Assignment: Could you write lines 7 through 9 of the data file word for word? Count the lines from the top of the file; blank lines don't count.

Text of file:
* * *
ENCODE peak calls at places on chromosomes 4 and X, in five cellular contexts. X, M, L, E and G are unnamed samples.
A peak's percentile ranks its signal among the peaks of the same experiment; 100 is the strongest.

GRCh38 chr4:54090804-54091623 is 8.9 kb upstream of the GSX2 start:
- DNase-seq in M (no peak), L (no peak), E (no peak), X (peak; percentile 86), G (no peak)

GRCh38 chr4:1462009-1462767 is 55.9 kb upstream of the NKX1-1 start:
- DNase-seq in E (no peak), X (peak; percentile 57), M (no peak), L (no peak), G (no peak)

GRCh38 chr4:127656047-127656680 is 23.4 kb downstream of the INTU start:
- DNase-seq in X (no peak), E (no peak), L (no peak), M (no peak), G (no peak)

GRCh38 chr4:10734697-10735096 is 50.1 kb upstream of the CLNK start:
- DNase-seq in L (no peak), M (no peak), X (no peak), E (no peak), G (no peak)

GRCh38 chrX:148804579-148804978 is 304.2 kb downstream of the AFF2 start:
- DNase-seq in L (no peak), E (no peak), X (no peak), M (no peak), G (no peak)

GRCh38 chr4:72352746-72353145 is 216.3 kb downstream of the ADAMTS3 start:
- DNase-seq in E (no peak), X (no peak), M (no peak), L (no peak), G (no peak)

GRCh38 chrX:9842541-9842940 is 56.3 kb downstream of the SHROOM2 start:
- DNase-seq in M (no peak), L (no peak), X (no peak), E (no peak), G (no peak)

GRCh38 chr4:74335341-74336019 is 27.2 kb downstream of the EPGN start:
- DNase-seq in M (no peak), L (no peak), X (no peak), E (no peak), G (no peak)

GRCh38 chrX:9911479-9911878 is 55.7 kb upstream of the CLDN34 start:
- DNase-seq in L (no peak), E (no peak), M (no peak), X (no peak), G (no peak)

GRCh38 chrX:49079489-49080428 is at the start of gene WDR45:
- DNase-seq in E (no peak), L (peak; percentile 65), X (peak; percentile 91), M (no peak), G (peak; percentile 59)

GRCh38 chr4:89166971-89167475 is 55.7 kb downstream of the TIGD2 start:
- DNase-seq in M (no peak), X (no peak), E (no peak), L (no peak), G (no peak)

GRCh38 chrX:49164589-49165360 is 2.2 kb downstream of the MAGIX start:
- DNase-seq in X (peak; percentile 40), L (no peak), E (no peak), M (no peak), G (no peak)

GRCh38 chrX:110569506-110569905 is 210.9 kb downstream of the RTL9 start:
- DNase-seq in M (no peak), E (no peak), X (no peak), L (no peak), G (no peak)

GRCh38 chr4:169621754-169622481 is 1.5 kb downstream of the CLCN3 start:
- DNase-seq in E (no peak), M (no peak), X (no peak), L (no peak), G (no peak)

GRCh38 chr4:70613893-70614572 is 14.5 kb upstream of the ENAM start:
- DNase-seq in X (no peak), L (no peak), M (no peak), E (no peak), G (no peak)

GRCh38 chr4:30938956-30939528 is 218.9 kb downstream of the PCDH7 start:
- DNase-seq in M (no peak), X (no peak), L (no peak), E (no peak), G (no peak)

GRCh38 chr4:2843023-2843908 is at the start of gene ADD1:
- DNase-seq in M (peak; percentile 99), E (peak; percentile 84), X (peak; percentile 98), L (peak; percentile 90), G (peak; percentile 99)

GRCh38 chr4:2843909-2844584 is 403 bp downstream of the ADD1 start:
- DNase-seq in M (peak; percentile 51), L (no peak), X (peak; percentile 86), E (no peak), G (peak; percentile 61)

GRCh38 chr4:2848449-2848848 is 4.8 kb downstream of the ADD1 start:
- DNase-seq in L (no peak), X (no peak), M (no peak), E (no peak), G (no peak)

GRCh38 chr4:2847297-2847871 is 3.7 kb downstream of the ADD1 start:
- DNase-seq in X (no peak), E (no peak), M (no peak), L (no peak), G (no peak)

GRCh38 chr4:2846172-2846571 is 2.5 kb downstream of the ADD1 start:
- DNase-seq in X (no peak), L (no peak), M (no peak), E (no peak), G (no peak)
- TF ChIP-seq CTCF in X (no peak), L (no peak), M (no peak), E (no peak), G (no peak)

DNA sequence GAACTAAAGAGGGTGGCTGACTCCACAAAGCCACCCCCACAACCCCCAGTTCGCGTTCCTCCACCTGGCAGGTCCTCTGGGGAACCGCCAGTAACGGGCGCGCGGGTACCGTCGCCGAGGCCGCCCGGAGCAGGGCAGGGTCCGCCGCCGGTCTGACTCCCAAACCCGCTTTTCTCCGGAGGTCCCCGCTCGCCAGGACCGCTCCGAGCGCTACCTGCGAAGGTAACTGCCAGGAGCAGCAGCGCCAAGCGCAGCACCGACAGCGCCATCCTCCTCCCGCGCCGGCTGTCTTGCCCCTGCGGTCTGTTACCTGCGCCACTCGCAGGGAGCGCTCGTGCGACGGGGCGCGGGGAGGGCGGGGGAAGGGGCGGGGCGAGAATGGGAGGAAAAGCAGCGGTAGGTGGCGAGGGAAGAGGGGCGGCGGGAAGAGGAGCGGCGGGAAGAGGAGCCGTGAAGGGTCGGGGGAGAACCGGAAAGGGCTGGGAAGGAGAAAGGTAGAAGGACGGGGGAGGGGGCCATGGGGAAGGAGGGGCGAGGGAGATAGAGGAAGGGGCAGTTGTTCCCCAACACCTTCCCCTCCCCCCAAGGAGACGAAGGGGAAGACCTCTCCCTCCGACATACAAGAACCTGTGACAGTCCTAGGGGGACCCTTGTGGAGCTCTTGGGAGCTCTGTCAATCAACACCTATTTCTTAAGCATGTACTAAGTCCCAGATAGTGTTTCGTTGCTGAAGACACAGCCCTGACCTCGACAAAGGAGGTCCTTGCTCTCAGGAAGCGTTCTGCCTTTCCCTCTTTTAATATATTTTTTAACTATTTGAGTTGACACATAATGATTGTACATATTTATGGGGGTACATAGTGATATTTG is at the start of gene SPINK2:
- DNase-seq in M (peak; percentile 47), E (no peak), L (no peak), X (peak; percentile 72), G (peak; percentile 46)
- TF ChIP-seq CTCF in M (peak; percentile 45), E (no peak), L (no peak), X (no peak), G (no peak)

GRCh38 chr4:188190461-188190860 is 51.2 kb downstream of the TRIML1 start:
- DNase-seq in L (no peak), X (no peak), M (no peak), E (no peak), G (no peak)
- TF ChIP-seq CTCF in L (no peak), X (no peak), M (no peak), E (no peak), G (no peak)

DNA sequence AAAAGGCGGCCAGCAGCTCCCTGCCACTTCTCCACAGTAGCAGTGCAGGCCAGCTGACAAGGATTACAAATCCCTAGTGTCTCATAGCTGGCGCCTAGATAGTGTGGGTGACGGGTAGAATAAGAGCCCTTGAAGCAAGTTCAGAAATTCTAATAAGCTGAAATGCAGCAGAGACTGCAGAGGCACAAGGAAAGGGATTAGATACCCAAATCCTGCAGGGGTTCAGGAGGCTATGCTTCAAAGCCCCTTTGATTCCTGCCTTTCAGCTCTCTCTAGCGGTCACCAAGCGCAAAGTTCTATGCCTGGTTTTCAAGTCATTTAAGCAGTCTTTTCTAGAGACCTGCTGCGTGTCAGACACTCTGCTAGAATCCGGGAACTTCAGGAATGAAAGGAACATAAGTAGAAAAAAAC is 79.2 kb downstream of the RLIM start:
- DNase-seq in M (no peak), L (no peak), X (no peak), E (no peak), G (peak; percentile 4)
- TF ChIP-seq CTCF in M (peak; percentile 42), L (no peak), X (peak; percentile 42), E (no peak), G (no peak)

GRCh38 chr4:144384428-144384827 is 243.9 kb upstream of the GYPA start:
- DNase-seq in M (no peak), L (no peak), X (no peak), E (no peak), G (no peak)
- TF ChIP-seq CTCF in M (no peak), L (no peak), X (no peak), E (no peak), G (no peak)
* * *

GRCh38 chr4:127656047-127656680 is 23.4 kb downstream of the INTU start:
- DNase-seq in X (no peak), E (no peak), L (no peak), M (no peak), G (no peak)

GRCh38 chr4:10734697-10735096 is 50.1 kb upstream of the CLNK start: